Email | Résumé

Introduction | Unreal Setup | Problems | Modeling | Breaking and Tuning | Extras and Final Product | Conclusion
During the tire fiasco, I knew better than to waste precious time crying over what was broken. As I waited for the response that would point me in the right direction, I spent the two weeks jumping ahead of schedule and building the new mesh for the Durango. I had built up a list of recommendations on what to fix from the original model based on instructor critique, advice from industry professionals via online forums, and just by critically examining the model myself. Effectly nothing was left of the original model. The new mesh was also much more efficient. The original was a whopping 22,302 tris, and my goal was to lower that to 10,000. The new mesh was 9,078 tris, nearly two and a half times fewer than the original, yet sporting much more detail. She also had a highpoly sister, where most of that detail came in via normal maps.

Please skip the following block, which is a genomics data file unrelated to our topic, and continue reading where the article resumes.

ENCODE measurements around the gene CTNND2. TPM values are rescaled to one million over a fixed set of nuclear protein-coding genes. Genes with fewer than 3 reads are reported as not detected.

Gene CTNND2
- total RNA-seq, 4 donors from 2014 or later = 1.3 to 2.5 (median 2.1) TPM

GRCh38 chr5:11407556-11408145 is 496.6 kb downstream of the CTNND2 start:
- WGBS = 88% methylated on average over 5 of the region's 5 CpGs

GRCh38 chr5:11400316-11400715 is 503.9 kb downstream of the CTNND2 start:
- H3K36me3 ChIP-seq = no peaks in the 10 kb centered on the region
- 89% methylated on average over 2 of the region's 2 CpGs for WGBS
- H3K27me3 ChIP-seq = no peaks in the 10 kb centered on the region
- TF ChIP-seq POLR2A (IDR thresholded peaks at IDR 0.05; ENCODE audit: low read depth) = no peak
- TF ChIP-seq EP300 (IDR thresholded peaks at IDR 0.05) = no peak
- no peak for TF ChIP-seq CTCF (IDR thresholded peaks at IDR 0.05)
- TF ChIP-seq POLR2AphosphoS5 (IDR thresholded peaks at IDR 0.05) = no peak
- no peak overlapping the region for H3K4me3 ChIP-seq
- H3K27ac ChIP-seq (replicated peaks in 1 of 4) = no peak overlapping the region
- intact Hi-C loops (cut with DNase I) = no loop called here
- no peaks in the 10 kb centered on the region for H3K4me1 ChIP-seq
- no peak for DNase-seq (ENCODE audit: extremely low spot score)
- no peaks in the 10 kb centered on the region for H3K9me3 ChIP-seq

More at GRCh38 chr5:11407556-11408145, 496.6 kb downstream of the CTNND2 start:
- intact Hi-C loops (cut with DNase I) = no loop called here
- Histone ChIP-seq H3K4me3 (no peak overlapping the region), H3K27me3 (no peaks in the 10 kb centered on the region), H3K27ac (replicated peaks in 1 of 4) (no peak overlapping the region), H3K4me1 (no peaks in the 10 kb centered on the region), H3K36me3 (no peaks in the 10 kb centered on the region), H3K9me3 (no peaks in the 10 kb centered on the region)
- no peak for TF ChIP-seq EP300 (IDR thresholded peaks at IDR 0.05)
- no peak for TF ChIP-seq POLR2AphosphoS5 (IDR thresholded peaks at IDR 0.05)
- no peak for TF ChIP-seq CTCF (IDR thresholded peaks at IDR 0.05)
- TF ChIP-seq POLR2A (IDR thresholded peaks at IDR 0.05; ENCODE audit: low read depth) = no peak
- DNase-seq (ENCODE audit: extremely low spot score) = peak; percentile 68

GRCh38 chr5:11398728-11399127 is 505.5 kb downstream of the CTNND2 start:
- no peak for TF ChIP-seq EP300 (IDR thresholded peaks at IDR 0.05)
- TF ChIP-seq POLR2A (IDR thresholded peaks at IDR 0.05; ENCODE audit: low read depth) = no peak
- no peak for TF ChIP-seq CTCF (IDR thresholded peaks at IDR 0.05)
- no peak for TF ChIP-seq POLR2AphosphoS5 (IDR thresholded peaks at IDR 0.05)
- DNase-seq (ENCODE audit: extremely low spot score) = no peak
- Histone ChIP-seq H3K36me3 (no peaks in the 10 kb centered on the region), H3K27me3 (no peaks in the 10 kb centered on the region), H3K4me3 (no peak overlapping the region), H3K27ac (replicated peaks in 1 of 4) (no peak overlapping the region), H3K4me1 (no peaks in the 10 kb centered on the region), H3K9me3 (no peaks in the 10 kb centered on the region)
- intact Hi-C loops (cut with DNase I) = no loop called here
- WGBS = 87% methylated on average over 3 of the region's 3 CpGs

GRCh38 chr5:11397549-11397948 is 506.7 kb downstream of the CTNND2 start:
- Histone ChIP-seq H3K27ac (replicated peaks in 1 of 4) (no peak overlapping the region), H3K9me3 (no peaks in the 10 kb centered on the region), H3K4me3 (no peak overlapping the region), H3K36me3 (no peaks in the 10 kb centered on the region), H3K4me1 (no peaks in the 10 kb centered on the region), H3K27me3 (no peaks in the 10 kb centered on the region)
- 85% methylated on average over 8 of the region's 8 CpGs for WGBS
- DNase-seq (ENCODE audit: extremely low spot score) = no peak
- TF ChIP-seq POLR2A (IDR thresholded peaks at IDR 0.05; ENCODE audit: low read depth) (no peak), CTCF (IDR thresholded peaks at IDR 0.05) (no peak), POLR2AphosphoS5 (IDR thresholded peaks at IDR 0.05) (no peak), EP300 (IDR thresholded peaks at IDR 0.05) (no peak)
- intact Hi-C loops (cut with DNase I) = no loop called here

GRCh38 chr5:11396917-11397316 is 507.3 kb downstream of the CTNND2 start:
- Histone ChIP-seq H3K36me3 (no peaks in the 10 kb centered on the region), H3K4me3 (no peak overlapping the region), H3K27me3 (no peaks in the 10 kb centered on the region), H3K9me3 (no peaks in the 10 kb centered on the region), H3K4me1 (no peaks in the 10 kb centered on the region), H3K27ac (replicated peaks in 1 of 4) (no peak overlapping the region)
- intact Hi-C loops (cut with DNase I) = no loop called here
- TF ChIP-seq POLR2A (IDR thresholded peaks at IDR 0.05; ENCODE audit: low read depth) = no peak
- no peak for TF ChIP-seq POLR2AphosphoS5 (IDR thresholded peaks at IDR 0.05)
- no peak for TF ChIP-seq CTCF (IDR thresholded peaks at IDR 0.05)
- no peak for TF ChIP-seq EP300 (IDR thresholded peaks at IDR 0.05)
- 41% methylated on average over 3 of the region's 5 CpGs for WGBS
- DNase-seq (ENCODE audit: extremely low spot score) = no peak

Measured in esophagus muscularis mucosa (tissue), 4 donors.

To date I have only made the textures on vehicle models look factory fresh. Everyone loves a nice shiny car. But I knew this Durango, and I knew that more often than not, she was not the shiniest. She was a wood-hauler and lived in the country, and it seemed appropriate to show that. I made two sets of textures, one that was clean, and one that was muddy. For the muddy one, I took the model into ZBrush for polypainting. Beyond finding polypainting to be a very zen experience, this provided me with a good base to further detail in Photoshop, while preventing ugly texture seems inbetween the many pieces of metal that make up the car. I completed the texturing in three passes, one for each of the final three weeks until the deadline, to make sure I didn't use up too much time when other things were left to finish. Once all was said and done, the car needed two materials, one primarily for painted metal parts, the other for tire detail.

Desborough Designs and all included material are property of Janelle Desborough, 2011.